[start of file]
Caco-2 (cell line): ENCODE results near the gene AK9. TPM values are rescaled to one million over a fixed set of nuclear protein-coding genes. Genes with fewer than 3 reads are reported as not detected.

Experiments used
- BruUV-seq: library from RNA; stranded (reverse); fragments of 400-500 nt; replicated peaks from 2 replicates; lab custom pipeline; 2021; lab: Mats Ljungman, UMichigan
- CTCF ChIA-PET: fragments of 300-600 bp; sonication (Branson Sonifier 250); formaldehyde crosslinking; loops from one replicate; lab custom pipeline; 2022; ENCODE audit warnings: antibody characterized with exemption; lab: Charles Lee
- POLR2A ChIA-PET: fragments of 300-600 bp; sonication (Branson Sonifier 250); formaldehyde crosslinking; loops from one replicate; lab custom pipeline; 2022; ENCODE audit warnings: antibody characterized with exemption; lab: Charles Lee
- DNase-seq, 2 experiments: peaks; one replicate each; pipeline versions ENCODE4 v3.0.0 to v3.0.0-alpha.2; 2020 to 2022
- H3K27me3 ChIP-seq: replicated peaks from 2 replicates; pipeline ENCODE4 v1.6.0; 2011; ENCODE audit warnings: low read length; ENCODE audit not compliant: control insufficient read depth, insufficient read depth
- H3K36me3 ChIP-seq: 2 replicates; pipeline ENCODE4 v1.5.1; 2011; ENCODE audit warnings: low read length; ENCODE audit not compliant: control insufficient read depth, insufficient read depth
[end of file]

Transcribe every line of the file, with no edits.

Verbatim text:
Caco-2 (cell line): ENCODE results near the gene AK9. TPM values are rescaled to one million over a fixed set of nuclear protein-coding genes. Genes with fewer than 3 reads are reported as not detected.

Experiments used
- BruUV-seq: library from RNA; stranded (reverse); fragments of 400-500 nt; replicated peaks from 2 replicates; lab custom pipeline; 2021; lab: Mats Ljungman, UMichigan
- CTCF ChIA-PET: fragments of 300-600 bp; sonication (Branson Sonifier 250); formaldehyde crosslinking; loops from one replicate; lab custom pipeline; 2022; ENCODE audit warnings: antibody characterized with exemption; lab: Charles Lee
- POLR2A ChIA-PET: fragments of 300-600 bp; sonication (Branson Sonifier 250); formaldehyde crosslinking; loops from one replicate; lab custom pipeline; 2022; ENCODE audit warnings: antibody characterized with exemption; lab: Charles Lee
- DNase-seq, 2 experiments: peaks; one replicate each; pipeline versions ENCODE4 v3.0.0 to v3.0.0-alpha.2; 2020 to 2022
- H3K27me3 ChIP-seq: replicated peaks from 2 replicates; pipeline ENCODE4 v1.6.0; 2011; ENCODE audit warnings: low read length; ENCODE audit not compliant: control insufficient read depth, insufficient read depth
- H3K36me3 ChIP-seq: 2 replicates; pipeline ENCODE4 v1.5.1; 2011; ENCODE audit warnings: low read length; ENCODE audit not compliant: control insufficient read depth, insufficient read depth